Family of influence
Joachim’s cousin on his maternal side was Fanny (nee Figdor) Wittgenstein, who served as a surrogate mother to Joachim throughout much of his youth, mother of the industrialist Karl Wittgenstein, grandmother of the pianist Paul Wittgenstein and the philosopher Ludwig Wittgenstein.
Joseph’s sister Johanna married Lajos György Arányi, a prominent physician and university professor in Pest who, in 1844, founded one of the world’s first institutes of pathology. Their granddaughters (Jospeh’s grand neices) were the distinguished violinists Adila (Arányi) Fachiri (1886-1962) and Jelly d’Arányi (1893-1966). Both had studied under Joachim’s protégé, the eminent Jenö Hubay.
Jelly d’Arányi is the protagonist of Jessica Duchen’s novel, Ghost Variations, a fictional tale around the true story of Robert Schumann’s long lost violin concerto, composed for her great uncle Joseph. This book is next on my reading list!
Joseph’s brother Henry followed in the same trade as their father, and settled in England, where he married Ellen Margaret Smart, from a prominent British musical family. Their son Harold Joachim (nephew of Joseph) was educated at Harrow College and Balliol College Oxford. A respected philosopher and scholar of Aristotle and Spinoza, his most well-known book was The Nature of Truth, (1906).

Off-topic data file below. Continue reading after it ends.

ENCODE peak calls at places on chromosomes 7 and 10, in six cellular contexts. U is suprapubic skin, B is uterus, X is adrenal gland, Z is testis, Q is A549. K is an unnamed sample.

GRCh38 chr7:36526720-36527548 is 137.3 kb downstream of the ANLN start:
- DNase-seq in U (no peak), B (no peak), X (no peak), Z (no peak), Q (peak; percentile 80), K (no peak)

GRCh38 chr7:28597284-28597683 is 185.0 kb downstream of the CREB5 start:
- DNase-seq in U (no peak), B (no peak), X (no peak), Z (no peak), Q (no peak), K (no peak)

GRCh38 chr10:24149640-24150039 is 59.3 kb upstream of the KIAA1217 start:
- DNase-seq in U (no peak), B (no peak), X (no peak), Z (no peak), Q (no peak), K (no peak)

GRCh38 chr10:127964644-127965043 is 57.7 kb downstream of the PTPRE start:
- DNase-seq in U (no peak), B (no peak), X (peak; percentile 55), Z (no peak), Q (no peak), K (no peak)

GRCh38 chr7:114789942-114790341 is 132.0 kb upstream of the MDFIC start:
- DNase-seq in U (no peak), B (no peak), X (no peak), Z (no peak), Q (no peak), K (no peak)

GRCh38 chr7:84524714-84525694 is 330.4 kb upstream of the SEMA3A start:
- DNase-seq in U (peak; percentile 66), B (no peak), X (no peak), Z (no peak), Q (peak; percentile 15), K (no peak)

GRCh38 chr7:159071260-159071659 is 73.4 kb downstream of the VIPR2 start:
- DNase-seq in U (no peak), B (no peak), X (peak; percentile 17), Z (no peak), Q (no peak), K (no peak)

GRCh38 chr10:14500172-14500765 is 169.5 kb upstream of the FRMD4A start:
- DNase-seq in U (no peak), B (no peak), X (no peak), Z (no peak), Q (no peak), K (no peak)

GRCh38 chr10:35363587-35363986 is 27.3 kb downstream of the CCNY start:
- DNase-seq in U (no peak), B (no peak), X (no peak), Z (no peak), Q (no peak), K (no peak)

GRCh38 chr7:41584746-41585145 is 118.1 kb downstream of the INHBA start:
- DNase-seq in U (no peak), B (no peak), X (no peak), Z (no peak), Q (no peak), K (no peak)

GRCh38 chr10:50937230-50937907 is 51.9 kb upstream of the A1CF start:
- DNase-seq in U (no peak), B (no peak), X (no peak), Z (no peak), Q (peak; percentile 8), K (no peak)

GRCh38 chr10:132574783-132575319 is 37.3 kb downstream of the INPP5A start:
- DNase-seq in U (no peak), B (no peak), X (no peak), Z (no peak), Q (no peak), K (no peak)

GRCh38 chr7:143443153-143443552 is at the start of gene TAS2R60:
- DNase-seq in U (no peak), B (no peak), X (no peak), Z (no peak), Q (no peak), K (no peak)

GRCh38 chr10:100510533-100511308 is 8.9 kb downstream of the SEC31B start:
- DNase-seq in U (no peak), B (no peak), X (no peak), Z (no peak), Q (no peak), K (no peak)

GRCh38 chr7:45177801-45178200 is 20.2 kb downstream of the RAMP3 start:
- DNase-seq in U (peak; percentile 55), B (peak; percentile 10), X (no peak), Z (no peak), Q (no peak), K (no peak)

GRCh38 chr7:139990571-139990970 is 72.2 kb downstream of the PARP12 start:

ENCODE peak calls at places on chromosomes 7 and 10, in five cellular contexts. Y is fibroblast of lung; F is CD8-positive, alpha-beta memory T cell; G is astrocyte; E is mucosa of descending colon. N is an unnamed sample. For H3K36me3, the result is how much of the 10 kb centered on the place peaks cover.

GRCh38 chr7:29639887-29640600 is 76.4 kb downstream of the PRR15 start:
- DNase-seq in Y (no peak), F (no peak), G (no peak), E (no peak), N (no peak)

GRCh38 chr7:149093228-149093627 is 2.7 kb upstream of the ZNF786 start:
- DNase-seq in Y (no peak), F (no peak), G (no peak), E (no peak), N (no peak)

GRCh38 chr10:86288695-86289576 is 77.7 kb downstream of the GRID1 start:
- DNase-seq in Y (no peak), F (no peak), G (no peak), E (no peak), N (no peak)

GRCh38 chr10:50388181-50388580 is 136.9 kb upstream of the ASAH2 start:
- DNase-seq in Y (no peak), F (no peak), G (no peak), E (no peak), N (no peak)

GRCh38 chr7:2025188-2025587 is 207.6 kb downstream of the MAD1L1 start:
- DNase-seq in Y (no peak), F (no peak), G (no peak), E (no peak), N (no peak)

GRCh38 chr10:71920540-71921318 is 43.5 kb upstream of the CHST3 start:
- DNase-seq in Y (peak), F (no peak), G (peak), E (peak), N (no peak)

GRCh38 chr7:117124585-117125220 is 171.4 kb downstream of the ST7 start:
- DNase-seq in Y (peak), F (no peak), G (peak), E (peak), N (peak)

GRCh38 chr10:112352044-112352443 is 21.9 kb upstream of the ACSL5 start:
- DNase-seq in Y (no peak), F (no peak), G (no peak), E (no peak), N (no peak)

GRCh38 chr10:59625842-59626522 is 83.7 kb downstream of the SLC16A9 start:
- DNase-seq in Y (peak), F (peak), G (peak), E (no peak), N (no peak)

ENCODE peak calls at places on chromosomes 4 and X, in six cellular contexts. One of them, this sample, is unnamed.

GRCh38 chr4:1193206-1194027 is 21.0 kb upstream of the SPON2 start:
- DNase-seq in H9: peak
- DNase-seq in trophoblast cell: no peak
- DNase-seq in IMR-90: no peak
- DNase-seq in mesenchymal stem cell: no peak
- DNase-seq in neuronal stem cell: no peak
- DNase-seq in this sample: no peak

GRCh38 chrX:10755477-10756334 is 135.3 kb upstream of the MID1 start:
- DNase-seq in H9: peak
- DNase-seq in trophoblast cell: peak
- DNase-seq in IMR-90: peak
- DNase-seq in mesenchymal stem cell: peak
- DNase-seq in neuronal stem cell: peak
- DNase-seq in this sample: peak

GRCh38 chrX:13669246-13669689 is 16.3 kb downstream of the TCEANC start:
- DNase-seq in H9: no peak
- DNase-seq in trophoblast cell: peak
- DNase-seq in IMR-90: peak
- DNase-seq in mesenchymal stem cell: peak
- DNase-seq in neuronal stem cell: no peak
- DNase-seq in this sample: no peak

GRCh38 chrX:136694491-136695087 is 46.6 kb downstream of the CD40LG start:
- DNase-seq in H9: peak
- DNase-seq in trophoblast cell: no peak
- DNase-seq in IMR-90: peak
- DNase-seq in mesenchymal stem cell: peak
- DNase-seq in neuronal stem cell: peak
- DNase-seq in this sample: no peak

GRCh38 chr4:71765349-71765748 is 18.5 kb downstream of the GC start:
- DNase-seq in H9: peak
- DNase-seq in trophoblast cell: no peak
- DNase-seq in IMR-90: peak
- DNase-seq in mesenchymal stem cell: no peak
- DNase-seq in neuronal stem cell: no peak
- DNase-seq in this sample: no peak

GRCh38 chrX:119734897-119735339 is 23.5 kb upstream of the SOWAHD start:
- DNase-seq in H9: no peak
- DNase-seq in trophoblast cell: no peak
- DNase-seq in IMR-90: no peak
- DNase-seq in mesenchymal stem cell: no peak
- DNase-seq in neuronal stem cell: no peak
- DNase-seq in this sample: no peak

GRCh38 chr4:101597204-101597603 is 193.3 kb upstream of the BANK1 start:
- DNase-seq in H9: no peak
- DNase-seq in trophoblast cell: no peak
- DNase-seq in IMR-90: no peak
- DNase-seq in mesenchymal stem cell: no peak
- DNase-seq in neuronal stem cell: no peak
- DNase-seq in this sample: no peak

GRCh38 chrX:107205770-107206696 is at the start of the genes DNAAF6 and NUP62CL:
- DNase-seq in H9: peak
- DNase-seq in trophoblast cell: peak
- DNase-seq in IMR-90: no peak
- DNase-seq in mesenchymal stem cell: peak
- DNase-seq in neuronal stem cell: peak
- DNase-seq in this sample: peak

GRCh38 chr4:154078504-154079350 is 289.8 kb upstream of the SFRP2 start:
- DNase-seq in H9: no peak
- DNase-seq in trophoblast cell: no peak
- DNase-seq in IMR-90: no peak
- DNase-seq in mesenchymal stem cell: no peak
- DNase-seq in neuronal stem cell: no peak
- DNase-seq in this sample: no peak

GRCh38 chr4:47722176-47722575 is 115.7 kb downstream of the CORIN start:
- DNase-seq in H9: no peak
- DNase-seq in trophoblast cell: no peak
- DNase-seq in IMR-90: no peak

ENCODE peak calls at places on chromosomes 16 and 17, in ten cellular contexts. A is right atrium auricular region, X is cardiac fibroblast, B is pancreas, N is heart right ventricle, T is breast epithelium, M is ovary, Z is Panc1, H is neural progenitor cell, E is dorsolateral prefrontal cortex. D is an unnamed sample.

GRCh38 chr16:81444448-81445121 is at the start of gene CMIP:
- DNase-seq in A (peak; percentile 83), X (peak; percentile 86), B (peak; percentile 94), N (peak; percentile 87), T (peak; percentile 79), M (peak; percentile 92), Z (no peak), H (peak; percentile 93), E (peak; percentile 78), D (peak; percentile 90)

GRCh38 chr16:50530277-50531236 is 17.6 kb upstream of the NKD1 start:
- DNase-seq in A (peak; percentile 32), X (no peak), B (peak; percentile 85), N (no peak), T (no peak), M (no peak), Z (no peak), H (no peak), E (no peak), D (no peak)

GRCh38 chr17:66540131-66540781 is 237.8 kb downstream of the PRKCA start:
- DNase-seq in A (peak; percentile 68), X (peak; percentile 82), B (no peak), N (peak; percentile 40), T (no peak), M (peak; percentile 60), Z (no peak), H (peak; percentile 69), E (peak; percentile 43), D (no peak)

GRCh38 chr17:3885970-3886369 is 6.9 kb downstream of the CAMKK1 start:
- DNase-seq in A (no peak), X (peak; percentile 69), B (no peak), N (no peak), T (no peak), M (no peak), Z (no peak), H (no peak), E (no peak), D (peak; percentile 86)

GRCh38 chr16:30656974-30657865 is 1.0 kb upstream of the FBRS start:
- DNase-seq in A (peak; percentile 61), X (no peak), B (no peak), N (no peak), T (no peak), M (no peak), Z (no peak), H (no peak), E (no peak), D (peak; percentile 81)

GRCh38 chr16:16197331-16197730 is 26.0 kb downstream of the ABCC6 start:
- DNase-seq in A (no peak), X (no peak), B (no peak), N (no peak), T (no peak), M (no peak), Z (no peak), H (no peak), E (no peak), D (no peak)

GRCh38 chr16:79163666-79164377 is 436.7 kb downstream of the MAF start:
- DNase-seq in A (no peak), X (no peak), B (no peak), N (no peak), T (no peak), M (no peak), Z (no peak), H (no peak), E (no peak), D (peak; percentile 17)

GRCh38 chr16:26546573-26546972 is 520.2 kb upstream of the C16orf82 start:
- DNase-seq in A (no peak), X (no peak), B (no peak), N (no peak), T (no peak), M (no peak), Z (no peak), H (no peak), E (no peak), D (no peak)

As an Oxford University professor he taught the American poet T.S. Eliot, who wrote: ‘to his criticism of my papers I owe an appreciation of the fact that good writing is impossible without clear and distinct ideas’ (letter in The Times, August 4, 1938).
He was also said to be a talented amateur violinist and married to one of Joseph’s daughters.
Harold’s sister Gertrude, (Joseph’s niece) married Francis Albert Rollo Russell, the son of British Prime Minister John Russell, and uncle of the philosopher Bertrand Russell.